Located on the Valley’s east side, this park takes in 3,648 acres set at the western end of the Goldfield Mountains, adjacent to the Tonto National Forest.
The last few days since arriving have been filled with last minute Christmas shopping and visiting with my Father and Karen. We've done a lot of driving to and fro and I'm sure we will do a lot more as we plan to visit relatives throughout the Phoenix Valley.
We had some rainy cloudy weather as the system that devastated California earlier in the week, passed over the Valley. I actually was looking forward to the rain to wash off the dust on the roof of the rig!
|View on the door side of our rig.
Yesterday, it was still cloudy and cool with a forecasted high of 65 but the weather was clearing. We decided on doing the most popular hike in Usery Mountain Regional Park, The Wind Cave Hike.
The park contains a large variety of plants and animals that call the lower Sonoran Desert home. Along the most popular feature of the park, the Wind Cave Trail, water seeps from the roof of the alcove to support hanging gardens of Rock Daisy. The Wind Cave is formed at the boundary between the volcanic tuff and granite on Pass Mountain. Breathtaking views from this 2,840-foot elevation are offered to all visitors
|Beginning the hike.
The trail was washed out in many areas no doubt, due to the recent rain fall. Much of the trail up the mountain required stepping over large fallen rocks which made it more challenging.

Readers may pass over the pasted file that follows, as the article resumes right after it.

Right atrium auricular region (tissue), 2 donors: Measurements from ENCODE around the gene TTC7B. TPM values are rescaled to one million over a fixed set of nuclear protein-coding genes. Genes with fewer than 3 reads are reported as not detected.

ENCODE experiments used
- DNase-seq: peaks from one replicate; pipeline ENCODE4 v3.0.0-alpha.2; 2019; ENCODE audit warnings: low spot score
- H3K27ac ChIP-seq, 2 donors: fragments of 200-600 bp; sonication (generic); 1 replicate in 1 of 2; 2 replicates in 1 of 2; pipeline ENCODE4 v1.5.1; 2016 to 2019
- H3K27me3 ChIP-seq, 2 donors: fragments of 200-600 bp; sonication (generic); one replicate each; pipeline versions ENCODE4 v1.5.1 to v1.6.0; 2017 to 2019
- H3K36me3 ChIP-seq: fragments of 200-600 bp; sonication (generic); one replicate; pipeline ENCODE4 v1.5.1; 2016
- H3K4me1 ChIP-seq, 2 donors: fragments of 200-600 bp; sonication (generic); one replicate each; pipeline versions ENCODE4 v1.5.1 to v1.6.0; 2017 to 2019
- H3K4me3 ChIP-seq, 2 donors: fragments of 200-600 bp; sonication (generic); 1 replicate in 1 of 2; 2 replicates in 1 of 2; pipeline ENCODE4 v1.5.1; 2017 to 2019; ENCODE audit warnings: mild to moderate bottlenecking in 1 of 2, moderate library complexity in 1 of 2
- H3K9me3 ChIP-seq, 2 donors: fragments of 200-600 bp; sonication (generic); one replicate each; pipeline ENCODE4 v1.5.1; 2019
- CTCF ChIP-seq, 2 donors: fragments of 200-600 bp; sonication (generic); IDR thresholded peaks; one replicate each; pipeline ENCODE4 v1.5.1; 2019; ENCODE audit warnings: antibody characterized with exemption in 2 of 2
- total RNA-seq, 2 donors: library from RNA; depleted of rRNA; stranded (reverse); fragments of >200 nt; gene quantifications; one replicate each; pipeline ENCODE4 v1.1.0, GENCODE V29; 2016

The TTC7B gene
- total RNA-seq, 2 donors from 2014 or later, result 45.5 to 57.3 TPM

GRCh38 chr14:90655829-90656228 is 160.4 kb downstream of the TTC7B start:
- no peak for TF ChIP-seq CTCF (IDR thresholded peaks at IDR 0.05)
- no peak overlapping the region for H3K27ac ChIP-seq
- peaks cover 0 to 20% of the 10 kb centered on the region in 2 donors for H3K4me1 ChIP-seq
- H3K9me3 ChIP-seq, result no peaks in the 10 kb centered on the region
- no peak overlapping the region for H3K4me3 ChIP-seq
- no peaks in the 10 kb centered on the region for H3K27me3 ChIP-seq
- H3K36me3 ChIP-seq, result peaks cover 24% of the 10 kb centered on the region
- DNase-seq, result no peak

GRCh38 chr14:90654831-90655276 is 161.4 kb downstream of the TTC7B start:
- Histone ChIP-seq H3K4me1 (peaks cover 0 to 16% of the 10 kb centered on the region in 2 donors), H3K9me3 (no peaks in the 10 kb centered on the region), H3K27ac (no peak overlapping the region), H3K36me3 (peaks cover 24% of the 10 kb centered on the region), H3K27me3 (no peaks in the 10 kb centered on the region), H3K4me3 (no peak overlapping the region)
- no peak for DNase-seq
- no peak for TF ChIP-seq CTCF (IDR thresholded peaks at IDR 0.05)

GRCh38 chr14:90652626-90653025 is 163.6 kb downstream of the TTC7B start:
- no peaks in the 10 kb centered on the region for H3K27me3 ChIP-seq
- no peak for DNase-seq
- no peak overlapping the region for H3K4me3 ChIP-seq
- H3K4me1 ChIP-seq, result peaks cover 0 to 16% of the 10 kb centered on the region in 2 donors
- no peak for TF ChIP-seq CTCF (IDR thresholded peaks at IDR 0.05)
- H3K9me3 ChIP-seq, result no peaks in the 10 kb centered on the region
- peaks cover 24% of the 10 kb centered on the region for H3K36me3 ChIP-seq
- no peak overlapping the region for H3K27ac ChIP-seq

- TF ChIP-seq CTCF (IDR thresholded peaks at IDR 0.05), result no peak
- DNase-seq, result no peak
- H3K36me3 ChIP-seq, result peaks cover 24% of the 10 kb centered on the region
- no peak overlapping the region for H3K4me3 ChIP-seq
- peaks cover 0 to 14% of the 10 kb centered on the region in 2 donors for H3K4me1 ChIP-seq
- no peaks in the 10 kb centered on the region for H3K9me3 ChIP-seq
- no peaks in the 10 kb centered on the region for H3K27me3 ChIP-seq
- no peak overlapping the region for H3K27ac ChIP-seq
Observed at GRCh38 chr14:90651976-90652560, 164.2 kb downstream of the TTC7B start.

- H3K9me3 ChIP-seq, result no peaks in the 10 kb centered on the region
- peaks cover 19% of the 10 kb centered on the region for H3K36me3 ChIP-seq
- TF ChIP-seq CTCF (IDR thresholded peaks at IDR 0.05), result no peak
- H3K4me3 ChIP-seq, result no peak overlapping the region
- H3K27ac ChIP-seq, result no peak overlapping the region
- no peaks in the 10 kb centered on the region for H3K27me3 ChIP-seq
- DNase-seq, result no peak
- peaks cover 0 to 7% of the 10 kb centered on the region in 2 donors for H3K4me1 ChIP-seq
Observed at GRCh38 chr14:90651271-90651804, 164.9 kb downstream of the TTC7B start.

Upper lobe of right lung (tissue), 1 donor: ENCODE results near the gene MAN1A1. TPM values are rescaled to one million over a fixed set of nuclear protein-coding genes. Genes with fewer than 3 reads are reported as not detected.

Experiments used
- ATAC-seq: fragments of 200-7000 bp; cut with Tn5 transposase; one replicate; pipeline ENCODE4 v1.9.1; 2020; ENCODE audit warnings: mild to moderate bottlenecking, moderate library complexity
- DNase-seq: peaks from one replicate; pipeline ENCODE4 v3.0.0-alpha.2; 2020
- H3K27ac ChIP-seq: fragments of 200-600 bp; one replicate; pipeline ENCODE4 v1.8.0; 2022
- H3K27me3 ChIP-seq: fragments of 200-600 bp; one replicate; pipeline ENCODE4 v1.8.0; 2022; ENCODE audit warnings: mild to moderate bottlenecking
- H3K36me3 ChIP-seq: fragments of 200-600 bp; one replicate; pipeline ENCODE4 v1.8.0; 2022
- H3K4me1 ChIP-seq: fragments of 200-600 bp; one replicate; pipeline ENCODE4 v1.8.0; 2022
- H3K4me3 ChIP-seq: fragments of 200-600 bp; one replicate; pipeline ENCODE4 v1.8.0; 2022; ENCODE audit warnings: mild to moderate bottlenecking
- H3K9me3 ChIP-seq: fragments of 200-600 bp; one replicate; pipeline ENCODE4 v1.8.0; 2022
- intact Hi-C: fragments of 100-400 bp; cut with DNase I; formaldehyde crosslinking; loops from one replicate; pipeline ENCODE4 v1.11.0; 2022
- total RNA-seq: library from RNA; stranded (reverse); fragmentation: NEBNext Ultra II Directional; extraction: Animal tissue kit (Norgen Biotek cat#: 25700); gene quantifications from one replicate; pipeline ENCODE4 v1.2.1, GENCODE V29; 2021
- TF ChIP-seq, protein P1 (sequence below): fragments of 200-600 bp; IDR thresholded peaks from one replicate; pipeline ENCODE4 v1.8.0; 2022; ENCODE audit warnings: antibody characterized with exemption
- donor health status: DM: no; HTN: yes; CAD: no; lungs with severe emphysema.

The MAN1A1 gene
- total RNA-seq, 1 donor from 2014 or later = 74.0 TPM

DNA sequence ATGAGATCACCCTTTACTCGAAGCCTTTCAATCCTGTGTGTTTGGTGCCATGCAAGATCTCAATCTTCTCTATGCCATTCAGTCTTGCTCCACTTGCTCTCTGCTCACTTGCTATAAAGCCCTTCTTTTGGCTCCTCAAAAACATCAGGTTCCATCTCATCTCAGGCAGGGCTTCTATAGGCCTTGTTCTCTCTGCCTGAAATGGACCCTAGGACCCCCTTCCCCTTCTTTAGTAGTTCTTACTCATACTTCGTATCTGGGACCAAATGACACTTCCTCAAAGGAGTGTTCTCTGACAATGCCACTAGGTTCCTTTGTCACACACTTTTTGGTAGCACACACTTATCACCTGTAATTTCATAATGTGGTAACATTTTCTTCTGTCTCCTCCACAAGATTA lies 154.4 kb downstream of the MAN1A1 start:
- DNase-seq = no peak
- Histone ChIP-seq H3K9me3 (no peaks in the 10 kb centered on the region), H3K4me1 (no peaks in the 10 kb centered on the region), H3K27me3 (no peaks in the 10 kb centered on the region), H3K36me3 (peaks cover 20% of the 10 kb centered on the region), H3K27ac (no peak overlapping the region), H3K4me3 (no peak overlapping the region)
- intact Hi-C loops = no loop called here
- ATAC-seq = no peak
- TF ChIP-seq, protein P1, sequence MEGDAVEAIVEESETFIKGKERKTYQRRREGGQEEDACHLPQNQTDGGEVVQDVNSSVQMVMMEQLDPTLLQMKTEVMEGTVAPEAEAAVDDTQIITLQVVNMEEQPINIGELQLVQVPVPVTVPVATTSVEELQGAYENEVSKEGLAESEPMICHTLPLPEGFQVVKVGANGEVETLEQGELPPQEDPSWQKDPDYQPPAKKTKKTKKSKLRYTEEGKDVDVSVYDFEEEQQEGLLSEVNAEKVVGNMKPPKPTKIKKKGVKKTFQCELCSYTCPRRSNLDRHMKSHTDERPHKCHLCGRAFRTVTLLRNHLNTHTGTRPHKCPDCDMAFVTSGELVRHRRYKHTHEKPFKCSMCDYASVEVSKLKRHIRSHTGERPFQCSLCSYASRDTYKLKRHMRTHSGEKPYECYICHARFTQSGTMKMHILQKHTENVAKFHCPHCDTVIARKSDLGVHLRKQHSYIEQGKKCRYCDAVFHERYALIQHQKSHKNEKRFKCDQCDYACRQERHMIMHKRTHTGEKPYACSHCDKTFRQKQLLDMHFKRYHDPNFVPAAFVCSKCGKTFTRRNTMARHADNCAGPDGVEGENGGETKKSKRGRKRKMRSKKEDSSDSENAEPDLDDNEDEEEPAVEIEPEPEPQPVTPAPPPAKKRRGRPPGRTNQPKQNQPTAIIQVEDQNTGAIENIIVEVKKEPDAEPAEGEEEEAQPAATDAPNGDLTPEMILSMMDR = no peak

|One of the smoothest sections of the trail
|Near the top
The Wind Cave is basically a large hollow in the side of the mountain. I didn't include a picture as there were other people in the photos I took. The hike seemed to be very popular. We found a secluded perch near the cave where we sat and enjoyed our snack and the beautiful view of the valley.
|Perched by the Wind Cave.
|View looking South.
|Our campground in the distance looking West.
While seated from my perch on Pass Mountain, I played with my Canon camera using the 40x zoom to capture the picture below of our campsite. You can see our silver Dodge and the Cameo behind it.
|Our site from afar!
We climbed back down returning to the Jeep after our two-hour trek which is the average according to the park information on the hike.
We like Usery Mountain Regional Park especially the campground. The views are fantastic. There is a shooting range in the park and I can hear the target shooting when outside but it's not annoying. Maggie and Rico continue to have encounters with the cactus spines on the ground from time to time so we have to be cautious. There is no sewer hook-up so we have to be frugal with water. I have to empty my 18 gallon grey tote everyday. I don't want to fill my grey (rig) tank as then it can be messy draining it into the grey tote. But that's just me!
We are considering staying longer in the valley but it's difficult to find a park that isn't 55 plus. So we may just stay here for another week. You may only stay at Usery Mountain Regional Park for 14 days.